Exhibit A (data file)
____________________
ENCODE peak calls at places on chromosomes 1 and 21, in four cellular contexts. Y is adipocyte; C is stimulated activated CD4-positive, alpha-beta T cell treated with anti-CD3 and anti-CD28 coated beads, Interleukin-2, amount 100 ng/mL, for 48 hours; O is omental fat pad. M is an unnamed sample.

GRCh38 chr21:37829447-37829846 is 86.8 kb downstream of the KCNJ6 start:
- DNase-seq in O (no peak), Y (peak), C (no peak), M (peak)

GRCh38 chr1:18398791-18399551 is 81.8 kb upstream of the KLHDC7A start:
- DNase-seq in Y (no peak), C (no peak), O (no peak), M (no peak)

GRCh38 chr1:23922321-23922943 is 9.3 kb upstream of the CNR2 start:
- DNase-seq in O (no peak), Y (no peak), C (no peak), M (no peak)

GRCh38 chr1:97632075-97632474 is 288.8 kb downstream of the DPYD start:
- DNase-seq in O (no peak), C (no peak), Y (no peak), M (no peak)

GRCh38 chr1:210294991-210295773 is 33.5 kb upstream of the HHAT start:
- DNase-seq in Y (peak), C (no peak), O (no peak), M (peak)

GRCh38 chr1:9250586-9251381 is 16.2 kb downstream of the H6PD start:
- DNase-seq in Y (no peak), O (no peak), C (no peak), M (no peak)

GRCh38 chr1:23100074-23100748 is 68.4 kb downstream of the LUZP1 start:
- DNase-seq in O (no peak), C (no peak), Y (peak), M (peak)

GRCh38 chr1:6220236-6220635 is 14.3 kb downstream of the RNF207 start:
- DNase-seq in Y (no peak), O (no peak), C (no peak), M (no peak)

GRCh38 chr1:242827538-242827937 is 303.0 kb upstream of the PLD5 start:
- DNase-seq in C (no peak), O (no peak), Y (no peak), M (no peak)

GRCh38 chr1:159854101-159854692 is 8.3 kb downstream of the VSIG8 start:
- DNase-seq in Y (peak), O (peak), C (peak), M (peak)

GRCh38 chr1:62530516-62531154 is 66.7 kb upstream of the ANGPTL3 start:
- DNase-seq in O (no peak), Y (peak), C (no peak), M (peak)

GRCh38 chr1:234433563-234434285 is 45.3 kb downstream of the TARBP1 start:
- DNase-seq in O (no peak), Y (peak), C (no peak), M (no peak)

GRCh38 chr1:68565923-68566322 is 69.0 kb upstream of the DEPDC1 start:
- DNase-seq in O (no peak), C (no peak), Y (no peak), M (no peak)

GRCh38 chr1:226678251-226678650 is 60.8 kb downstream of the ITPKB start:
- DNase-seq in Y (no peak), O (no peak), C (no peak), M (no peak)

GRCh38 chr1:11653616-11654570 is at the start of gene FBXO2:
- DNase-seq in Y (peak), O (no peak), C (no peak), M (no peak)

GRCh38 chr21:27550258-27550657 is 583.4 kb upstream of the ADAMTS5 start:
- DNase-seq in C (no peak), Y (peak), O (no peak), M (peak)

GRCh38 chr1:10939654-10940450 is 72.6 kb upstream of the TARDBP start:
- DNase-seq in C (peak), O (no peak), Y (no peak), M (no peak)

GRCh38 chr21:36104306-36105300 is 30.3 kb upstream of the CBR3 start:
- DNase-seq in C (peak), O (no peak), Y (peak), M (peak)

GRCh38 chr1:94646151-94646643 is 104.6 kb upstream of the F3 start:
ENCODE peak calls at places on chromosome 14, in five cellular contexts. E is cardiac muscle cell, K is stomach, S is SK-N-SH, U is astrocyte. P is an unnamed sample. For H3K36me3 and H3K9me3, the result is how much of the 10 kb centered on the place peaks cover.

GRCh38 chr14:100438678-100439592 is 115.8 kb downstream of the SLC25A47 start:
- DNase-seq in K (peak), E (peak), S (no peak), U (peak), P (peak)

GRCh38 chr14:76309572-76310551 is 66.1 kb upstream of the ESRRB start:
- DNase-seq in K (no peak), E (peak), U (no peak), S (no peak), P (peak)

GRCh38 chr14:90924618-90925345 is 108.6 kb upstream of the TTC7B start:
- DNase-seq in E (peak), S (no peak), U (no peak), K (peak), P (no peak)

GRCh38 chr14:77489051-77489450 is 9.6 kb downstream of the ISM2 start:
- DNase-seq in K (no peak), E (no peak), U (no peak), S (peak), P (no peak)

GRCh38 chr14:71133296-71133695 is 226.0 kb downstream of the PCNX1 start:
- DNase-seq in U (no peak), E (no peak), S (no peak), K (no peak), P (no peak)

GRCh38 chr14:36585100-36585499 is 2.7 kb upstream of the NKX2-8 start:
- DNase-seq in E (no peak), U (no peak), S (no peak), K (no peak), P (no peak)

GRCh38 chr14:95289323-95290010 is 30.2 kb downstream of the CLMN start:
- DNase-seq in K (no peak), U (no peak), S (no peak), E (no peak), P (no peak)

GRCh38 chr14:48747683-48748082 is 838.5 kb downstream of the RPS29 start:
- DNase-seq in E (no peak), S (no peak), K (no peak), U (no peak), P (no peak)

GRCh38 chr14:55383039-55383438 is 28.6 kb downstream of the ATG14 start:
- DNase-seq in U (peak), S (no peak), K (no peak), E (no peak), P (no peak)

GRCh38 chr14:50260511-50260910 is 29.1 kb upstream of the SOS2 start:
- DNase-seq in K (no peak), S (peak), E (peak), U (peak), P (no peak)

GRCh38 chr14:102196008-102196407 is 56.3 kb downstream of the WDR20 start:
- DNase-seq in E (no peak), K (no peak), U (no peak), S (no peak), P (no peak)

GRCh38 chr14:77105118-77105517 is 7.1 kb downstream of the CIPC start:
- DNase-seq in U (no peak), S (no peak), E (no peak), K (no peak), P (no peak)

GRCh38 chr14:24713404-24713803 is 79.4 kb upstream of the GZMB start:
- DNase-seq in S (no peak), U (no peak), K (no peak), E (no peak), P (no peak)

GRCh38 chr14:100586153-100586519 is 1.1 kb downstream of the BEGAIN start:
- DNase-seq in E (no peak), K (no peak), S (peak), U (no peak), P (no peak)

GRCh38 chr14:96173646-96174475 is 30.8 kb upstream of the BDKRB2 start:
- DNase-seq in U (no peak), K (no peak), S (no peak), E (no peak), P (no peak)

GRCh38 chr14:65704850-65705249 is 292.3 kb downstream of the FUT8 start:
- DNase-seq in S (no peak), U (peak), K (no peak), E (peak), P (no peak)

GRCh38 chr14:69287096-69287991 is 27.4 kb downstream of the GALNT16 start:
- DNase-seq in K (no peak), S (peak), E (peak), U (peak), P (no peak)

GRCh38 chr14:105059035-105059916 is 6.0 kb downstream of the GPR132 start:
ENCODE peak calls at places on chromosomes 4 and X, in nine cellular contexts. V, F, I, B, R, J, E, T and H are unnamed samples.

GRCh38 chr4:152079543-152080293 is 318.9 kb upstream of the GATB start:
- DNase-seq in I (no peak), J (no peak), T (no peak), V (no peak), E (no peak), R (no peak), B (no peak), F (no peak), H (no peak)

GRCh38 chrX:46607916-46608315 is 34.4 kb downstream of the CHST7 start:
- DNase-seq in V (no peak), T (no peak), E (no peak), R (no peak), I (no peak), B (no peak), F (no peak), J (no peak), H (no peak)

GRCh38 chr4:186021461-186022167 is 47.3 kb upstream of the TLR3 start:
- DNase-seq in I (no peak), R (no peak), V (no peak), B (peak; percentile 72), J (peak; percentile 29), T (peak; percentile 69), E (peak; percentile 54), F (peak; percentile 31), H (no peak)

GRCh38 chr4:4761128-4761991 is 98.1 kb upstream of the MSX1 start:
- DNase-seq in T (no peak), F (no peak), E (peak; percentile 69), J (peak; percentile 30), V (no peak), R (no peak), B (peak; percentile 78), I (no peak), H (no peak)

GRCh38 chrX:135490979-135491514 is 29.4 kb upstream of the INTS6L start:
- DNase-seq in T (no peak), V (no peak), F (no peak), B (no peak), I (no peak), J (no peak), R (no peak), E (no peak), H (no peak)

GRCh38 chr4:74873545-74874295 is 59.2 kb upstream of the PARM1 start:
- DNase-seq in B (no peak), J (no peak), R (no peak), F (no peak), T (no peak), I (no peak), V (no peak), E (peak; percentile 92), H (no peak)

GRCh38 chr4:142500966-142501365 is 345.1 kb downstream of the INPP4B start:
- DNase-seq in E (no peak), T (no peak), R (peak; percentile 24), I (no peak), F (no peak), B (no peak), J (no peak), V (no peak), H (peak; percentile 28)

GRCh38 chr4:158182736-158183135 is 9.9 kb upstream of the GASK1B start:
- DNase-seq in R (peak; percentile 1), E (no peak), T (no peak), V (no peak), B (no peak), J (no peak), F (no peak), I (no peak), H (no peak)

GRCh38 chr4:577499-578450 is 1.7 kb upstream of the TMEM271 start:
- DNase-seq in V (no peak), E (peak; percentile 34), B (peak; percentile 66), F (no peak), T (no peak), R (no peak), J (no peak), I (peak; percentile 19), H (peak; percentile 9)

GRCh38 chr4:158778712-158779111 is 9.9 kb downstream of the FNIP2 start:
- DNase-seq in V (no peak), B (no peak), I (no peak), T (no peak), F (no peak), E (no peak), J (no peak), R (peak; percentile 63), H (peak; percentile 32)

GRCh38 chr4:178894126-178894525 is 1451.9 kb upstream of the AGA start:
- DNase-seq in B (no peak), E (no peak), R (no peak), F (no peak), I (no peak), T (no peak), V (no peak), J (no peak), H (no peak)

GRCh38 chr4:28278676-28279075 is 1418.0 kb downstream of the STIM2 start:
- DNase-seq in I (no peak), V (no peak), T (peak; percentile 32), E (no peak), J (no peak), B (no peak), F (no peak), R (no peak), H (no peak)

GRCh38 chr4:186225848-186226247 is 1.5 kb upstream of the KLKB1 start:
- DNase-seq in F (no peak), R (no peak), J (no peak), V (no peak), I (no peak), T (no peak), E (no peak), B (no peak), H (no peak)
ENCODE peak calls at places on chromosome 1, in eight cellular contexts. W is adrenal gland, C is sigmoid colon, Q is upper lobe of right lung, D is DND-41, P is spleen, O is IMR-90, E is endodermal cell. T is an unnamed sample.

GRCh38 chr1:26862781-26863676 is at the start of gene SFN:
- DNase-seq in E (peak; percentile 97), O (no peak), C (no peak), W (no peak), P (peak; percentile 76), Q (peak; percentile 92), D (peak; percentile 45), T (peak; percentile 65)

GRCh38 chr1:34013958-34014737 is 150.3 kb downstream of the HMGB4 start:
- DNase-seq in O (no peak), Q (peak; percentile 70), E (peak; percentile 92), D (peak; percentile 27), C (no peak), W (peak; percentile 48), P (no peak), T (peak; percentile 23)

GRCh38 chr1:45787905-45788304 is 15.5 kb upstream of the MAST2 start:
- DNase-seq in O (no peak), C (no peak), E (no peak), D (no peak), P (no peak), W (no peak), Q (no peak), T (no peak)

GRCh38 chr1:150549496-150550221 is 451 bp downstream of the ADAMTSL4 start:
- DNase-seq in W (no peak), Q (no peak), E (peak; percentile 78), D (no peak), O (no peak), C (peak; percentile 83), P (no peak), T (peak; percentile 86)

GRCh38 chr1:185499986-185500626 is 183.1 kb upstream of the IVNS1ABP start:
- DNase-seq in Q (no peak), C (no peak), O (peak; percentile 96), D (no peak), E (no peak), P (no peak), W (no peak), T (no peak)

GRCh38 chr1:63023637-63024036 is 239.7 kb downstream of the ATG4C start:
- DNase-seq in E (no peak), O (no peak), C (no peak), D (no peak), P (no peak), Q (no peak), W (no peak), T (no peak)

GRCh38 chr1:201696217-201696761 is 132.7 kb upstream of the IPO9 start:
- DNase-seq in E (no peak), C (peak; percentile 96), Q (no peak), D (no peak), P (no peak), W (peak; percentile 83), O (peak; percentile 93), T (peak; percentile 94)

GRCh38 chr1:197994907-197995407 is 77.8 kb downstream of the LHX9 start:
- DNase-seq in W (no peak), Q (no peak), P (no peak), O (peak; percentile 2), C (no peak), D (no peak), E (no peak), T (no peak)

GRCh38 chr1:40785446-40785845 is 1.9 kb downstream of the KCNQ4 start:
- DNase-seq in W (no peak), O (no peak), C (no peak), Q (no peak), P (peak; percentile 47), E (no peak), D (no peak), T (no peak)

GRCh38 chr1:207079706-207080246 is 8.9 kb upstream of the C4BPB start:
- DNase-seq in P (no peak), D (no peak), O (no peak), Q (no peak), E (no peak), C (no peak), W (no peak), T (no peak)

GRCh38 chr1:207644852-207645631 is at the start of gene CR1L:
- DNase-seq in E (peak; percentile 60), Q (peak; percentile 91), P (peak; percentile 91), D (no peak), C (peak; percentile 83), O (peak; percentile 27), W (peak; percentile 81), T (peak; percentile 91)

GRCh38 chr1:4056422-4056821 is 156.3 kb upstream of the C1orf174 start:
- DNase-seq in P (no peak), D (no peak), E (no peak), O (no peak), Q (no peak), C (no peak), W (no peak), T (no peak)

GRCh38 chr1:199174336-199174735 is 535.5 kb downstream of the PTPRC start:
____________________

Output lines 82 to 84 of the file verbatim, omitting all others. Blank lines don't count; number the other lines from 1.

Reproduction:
GRCh38 chr4:4761128-4761991 is 98.1 kb upstream of the MSX1 start:
- DNase-seq in T (no peak), F (no peak), E (peak; percentile 69), J (peak; percentile 30), V (no peak), R (no peak), B (peak; percentile 78), I (no peak), H (no peak)

GRCh38 chrX:135490979-135491514 is 29.4 kb upstream of the INTS6L start: